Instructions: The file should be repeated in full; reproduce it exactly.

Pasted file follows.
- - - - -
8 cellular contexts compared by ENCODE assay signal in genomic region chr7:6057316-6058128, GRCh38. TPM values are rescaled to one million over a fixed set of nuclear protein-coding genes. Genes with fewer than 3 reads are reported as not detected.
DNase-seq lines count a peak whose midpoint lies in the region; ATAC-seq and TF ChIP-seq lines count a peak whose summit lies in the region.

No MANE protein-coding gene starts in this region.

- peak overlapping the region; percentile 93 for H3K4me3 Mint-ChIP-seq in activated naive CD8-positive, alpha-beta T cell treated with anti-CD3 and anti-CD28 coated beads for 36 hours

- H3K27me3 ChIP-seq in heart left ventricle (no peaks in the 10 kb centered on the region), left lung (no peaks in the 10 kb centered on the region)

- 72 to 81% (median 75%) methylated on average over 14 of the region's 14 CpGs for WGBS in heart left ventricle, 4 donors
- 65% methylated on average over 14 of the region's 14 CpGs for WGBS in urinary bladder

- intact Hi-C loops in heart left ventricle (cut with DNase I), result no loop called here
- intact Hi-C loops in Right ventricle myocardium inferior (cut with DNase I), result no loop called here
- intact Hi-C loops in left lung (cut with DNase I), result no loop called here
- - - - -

8 cellular contexts compared by ENCODE assay signal in genomic region chr7:6057316-6058128, GRCh38. TPM values are rescaled to one million over a fixed set of nuclear protein-coding genes. Genes with fewer than 3 reads are reported as not detected.
DNase-seq lines count a peak whose midpoint lies in the region; ATAC-seq and TF ChIP-seq lines count a peak whose summit lies in the region.

No MANE protein-coding gene starts in this region.

- peak overlapping the region; percentile 93 for H3K4me3 Mint-ChIP-seq in activated naive CD8-positive, alpha-beta T cell treated with anti-CD3 and anti-CD28 coated beads for 36 hours

- H3K27me3 ChIP-seq in heart left ventricle (no peaks in the 10 kb centered on the region), left lung (no peaks in the 10 kb centered on the region)

- 72 to 81% (median 75%) methylated on average over 14 of the region's 14 CpGs for WGBS in heart left ventricle, 4 donors
- 65% methylated on average over 14 of the region's 14 CpGs for WGBS in urinary bladder

- intact Hi-C loops in heart left ventricle (cut with DNase I), result no loop called here
- intact Hi-C loops in Right ventricle myocardium inferior (cut with DNase I), result no loop called here
- intact Hi-C loops in left lung (cut with DNase I), result no loop called here